North Dakota Lynchings
Wednesday, October 24, 2007
On this date in 1882, even before it became a state, North Dakota experienced its first known lynching. Unfortunately, it was not to be the last. Perhaps even more unfortunate is what eventually happened to the mobs of vigilantes who perpetrated these crimes.
The scene was the city jailhouse in Grand Forks, ND. Locked up behind those bars was Charles Thurber, a black man accused of assaulting a young immigrant girl by the name of Minnie Traska. After fleeing that crime, some say he assaulted another woman. That was apparently enough evidence for the mob of 2000 that gathered that day outside the jail. Clearly not interested in a long drawn-out court hearing, the mob wanted justice served up frontier style.
After breaking into the jail, the mob dragged Thurber out to a railroad bridge that spanned the Red River. Within minutes, his lifeless body was hanging by the neck; the luckless victim of North Dakota’s first known lynching. Details seem sketchy in this violent drama. One of the accusers later changed her story. This of course threw light on the idea that Thurber’s lynching was not criminally motivated, but racially motivated.
In less than two years, another lynching took place at Six Mile Coulee, northwest of Washburn in McLean County. A passing stagecoach discovered Jack O’Neil’s body hanging from a telegraph pole, with his own lariat around his neck. Speculation of the hanging ranged from accident to suicide. This speculation died down when a local newspaper reported that he was found with his boots off and his hands tied behind his back.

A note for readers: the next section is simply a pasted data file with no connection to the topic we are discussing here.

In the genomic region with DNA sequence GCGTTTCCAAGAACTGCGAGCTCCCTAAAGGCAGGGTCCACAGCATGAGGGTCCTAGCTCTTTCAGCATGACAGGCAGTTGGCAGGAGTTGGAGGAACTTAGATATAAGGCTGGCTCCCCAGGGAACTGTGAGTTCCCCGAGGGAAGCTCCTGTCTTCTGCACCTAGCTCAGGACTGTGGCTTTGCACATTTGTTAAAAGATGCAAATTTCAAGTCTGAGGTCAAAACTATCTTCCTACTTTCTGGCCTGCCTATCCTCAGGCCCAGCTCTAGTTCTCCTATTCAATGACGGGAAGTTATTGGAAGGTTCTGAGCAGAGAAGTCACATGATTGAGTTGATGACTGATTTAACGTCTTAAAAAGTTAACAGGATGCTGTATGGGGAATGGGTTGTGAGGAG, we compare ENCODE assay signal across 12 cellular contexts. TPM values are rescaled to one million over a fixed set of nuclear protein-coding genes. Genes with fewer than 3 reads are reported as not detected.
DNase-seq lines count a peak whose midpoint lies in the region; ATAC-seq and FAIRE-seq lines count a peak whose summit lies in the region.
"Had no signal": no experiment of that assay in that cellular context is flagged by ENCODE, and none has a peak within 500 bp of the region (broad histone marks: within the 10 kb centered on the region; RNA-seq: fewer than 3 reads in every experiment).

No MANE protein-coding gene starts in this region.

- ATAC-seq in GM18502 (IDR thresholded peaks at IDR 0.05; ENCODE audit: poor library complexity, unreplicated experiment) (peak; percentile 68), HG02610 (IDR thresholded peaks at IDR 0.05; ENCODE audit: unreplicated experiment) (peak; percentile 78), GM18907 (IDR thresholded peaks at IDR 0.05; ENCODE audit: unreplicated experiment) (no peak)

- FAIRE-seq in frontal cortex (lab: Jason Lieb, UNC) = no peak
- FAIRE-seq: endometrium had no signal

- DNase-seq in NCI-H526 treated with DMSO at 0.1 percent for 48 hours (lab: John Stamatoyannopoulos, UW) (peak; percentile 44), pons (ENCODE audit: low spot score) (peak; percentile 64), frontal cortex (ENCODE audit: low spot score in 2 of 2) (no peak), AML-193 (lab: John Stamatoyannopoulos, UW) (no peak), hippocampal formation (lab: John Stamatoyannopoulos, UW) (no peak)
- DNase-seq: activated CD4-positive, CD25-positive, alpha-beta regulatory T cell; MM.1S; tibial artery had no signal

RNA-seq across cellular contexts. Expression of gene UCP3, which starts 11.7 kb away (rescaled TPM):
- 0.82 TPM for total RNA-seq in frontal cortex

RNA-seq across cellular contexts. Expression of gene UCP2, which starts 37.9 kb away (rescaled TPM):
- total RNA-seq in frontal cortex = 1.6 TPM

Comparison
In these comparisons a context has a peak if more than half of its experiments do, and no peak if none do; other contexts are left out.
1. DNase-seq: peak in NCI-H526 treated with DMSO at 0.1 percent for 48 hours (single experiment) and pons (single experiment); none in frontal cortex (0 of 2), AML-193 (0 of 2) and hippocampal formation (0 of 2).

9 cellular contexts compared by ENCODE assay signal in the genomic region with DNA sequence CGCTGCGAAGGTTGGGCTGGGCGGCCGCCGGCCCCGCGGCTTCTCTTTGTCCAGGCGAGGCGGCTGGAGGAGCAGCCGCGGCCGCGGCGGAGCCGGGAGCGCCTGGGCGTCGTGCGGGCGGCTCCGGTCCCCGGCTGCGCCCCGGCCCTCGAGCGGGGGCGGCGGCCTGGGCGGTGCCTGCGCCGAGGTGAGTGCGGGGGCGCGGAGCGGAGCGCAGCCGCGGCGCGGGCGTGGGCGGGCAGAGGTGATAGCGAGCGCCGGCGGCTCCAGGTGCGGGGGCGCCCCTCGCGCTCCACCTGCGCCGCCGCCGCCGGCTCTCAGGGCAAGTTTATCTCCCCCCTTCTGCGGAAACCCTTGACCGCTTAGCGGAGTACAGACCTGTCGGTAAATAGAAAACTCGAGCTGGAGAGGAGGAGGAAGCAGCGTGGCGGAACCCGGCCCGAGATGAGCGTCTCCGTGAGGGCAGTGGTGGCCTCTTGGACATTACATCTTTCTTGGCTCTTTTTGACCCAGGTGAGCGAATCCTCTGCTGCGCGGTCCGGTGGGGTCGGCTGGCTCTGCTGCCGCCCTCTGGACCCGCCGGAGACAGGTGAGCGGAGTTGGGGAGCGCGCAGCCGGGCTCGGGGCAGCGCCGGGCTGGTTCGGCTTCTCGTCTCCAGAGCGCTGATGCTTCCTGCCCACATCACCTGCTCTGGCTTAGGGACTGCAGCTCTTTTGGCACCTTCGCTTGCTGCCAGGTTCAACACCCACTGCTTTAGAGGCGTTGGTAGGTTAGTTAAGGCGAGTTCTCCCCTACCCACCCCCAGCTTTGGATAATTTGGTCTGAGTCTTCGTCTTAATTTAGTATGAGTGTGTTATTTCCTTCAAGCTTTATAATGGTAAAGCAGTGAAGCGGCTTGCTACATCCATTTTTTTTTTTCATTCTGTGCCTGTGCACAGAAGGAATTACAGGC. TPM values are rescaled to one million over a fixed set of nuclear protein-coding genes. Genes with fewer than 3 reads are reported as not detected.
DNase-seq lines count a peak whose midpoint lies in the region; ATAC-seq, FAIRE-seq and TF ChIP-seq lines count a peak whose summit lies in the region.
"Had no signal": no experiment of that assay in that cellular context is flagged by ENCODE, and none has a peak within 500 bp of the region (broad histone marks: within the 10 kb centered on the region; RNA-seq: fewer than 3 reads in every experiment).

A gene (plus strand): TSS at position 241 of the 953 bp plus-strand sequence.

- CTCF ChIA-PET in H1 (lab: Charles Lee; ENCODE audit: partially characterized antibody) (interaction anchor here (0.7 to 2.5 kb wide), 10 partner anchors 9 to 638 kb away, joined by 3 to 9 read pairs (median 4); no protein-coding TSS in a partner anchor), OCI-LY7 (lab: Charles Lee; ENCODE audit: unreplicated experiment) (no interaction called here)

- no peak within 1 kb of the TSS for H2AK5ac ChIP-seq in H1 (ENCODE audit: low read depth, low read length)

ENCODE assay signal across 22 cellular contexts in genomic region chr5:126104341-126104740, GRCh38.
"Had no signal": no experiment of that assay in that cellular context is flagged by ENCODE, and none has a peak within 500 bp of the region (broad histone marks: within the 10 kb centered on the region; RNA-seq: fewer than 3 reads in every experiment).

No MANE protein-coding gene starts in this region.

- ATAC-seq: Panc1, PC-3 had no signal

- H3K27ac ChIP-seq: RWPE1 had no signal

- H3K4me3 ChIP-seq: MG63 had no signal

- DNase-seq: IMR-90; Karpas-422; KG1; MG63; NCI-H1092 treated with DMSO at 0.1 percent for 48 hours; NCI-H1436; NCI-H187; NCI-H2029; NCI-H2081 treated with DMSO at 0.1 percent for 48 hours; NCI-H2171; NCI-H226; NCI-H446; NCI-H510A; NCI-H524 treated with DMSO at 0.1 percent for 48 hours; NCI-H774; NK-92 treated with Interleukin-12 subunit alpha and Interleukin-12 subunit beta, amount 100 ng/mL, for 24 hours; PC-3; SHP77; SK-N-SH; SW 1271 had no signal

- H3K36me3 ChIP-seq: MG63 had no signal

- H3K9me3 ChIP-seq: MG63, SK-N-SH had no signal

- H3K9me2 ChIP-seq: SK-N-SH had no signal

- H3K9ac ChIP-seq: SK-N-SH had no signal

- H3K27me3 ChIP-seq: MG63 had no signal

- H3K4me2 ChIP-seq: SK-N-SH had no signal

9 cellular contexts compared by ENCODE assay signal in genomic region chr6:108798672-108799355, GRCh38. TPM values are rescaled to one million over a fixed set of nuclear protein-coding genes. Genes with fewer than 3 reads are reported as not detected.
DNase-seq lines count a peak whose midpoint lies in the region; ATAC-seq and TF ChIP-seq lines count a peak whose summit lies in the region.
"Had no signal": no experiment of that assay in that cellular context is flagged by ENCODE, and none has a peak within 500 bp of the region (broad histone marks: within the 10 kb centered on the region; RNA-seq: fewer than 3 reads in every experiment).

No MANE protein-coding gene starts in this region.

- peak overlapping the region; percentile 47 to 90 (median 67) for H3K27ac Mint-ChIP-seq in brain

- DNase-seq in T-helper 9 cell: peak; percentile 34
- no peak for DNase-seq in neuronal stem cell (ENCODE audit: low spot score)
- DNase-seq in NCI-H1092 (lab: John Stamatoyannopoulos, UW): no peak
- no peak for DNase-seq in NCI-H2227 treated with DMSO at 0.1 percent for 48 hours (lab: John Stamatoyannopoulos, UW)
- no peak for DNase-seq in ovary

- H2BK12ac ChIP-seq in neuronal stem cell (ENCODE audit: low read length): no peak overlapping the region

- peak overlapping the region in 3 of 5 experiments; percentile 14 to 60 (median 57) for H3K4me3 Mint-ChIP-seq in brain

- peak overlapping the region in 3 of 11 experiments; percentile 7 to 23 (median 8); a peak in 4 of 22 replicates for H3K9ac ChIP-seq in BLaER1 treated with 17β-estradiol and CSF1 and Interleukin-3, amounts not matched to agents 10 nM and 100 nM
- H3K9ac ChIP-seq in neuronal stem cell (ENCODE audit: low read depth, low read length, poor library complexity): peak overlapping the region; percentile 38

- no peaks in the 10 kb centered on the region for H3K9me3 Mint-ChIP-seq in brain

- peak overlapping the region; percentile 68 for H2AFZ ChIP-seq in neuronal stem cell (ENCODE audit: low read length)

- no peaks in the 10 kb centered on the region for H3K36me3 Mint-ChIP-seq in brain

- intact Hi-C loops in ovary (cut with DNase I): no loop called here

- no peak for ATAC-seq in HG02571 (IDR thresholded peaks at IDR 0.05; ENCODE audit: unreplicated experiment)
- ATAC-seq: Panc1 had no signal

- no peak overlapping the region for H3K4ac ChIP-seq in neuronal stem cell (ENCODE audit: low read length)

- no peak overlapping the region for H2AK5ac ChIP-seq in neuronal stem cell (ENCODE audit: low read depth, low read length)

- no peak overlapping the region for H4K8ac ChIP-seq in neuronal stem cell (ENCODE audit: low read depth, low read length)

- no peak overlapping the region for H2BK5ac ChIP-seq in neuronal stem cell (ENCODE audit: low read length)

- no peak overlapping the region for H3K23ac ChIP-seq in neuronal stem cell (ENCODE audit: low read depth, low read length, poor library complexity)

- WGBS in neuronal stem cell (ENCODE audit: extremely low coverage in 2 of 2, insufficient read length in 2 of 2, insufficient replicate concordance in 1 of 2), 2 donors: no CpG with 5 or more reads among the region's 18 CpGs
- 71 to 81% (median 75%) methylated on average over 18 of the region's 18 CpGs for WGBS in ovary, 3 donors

The very next year, Louis Olson, also known as Louis Gunderson, was lynched in Olga, Cavalier County’s largest city. Olson was said to have murdered Susan McEwen at her homestead shack by Rosa Lake. Before the four special constables could take Olson to the county jail in Pembina, a crowd of angry Rosa Lake folks showed up. This mob of supposed justice-seekers somehow managed to pull Olsen from his constable escorts and, with rope in hand, headed to a nearby grove of trees.
In 1888 Lee Elmer was lynched in Wahpeton. Mr. Elmer, a deputy sheriff at the time, was accused of killing the county jail’s maid.
During the twenty-five years between 1888 and 1913, North Dakota was witness to seven more brutal lynchings. North Dakota’s last lynching took place on January 29, 1931 in Schafer, North Dakota, the former county seat of McKenzie County . Charles Bannon, a twenty-two-year-old farm hand, admitted to murdering the family he worked for. His body was hanged off a highway bridge over Cherry Creek by a vigilante group of eighty masked men.
And what ever happened to the vigilantes who made up these criminal mobs? Interestingly, in our state’s history, no one associated with a lynch mob was ever apprehended or punished.
Written by David Siefert
Vyzralek, Frank E., “Murder In Masquerade: A Commentary on Lynching and Mob Violence in North Dakota’s Past, 1882-1931”. Lysengren, Janet Daley and Rathke, Ann M., Editors, “The Centennial Anthology of North Dakota History; Journal of the Great Plains”, State Historical Society of North Dakota, North Dakota Heritage Center, Bismarck, ND 58505, 1996. pg. 72-83.